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UK wants 'healthy partnership' with China, says foreign minister Cleverly

In an exclusive interview with CNA, British Foreign Secretary James Cleverly says the relationship with China is dependent on Beijing "fully" subscribing to the implementation of global rules.

UK wants 'healthy partnership' with China, says foreign minister Cleverly

UK Foreign Secretary James Cleverly during an interview with CNA on Sep 29, 2022.

SINGAPORE: The United Kingdom wants a "healthy partnership" with China, said British Foreign Secretary James Cleverly on Thursday (Sep 29), adding that "we are not quite there yet".

In an exclusive interview with CNA, Mr Cleverly, who is in Singapore for a working visit, said the door is open to forge a better relationship with China but that Beijing needs to change some of its behaviour. 

"What I would ultimately like to see is a healthy partnership. We are not quite there yet, and the choice is for China. The offer is there," he said.

The relationship is dependent on China "fully" subscribing to the implementation of global rules such as that of the United Nations and the World Trade Organization, like the rest of the international community, he said.

"It would be good for us, it would be good for China. It would take some of the tension out of this relationship," he said in an interview with In Conversation's Lin Xueling.

"It would mean that we wouldn’t have to consider China as a threat. We could see China as an opportunity, China as a partner but it would require China to change some of their behaviours."

Mr Cleverly’s predecessor, current UK Prime Minister Liz Truss, has been vocal about China being a national security threat and a threat to the rules-based international order that has governed post-World War II trade and diplomacy.

In a speech earlier this year, she said: "Countries must play by the rules and that includes China." She added that if China failed to play by global rules, it would cut short its rise as a superpower.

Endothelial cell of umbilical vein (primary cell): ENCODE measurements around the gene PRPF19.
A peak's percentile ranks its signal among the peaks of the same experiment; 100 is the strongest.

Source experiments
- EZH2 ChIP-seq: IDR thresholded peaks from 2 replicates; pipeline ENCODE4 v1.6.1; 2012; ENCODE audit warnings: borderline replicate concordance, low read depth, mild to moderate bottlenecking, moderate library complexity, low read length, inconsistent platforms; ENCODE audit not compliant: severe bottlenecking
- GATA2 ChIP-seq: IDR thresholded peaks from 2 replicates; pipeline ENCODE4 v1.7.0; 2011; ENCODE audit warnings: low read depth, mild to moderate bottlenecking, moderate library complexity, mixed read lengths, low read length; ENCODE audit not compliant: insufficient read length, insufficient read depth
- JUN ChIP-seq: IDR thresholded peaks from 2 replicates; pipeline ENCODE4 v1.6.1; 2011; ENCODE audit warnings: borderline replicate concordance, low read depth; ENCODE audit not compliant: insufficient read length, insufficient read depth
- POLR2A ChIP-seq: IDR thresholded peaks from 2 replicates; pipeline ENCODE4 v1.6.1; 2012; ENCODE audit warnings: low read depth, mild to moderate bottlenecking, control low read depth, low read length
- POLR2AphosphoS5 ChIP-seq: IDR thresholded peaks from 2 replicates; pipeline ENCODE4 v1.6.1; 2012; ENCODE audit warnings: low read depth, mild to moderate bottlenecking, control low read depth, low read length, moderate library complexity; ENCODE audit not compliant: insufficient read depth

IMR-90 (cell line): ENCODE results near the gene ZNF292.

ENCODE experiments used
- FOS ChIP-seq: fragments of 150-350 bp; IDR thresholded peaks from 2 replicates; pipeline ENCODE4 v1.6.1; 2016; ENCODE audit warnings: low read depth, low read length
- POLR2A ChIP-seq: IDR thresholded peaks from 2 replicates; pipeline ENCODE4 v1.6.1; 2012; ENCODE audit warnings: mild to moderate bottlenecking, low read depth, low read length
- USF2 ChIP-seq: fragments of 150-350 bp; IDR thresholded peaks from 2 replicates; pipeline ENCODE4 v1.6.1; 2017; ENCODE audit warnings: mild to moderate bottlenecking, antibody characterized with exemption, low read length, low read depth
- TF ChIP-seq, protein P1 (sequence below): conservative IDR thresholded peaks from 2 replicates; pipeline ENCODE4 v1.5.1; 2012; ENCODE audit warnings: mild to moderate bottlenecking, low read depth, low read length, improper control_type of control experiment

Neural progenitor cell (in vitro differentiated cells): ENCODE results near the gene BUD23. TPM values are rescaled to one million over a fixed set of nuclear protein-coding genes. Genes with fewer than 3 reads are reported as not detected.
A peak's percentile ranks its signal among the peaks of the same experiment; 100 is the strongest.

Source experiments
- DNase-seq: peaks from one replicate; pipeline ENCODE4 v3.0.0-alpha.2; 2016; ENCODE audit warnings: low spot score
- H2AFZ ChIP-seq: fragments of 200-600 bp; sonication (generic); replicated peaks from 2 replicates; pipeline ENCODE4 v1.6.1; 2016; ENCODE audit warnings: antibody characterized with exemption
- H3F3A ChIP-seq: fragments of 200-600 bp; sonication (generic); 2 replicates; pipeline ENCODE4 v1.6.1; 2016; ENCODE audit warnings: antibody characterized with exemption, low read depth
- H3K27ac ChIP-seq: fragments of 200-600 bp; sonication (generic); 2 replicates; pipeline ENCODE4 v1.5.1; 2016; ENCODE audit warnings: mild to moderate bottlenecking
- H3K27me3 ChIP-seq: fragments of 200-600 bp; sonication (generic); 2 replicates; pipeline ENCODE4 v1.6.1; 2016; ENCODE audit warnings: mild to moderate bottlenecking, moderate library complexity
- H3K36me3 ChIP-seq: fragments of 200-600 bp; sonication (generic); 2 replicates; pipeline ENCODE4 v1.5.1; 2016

When asked if he agreed that China is a national security threat, Mr Cleverly explained Ms Truss’ reasons for defining China as one, adding that he is “concerned” about the behaviour of China.

"We have seen some behaviour from China that we are deeply uncomfortable with," he said.

"We have seen cyber activity that we don’t think has been to the benefit of good relations with China. We see the Chinese attitude to some of the minorities within their own country, particularly the Uyghurs in Xinjiang. And we have seen China not fulfil its obligations to the people of Hong Kong."

Mr Cleverly was referring to allegations against China over cyberattacks and disinformation campaigns, as well as a UN report on China's treatment of Uyghurs and human rights violations.

Beijing has, however, denounced the assessment as a fabrication cooked up by Western nations.

Despite these areas of tension, Mr Cleverly acknowledged that China, through its economic growth, has lifted millions of people out of poverty, calling it a “positive thing”.

"China has become an international trading partner not just to the members of ASEAN but to us in the UK ... and Europe as well. That is a good thing. But what we want to see is a future relationship with China, where its activities are more in line with the international rules and norms that we subscribe to," he told CNA.

“That is good for China. That is good for its trading partners, and we want to see a future relationship with China where there is no question about the nature of the relationship, that the relationship should be a positive one and economically beneficial one."


Mr Cleverly's visit to Singapore, his first as foreign secretary, is aimed at underscoring the UK's partnership with the country, ASEAN and the Indo-Pacific region.

During the wide-ranging interview with CNA, he also addressed investor confidence following the pound’s fall to a record low against the US dollar in a scathing appraisal of the UK's tax cut plan.

When asked about what he would tell Southeast Asian businesses that may be apprehensive about investing in the UK, Mr Cleverly urged them to remember the reasons they been confident about doing so in the past. 

"We’ve got stable institutions, a well-educated and highly motivated society, and we are real innovation hub," he said.

This is the case not just in the traditional focal points for international investment like London and the south-east, but across the country, he noted, highlighting regions around Manchester, Birmingham, Wales and Scotland.

There have been innovations and “fantastic opportunities” to help the UK's economy grow and to give investors good returns, Mr Cleverly added.

"What I would say is look at this longitudinally, ... the pound exchange rate is the same match as what you’d see in a lot of other currencies around the globe. But ultimately, Britain is a good investment opportunity for all the reasons that we’ve always been," he said.

Watch the full interview with British Foreign Secretary James Cleverly on In Conversation, Oct 5, 9pm SIN/HK on CNA. 

Source: CNA/ja(gs)


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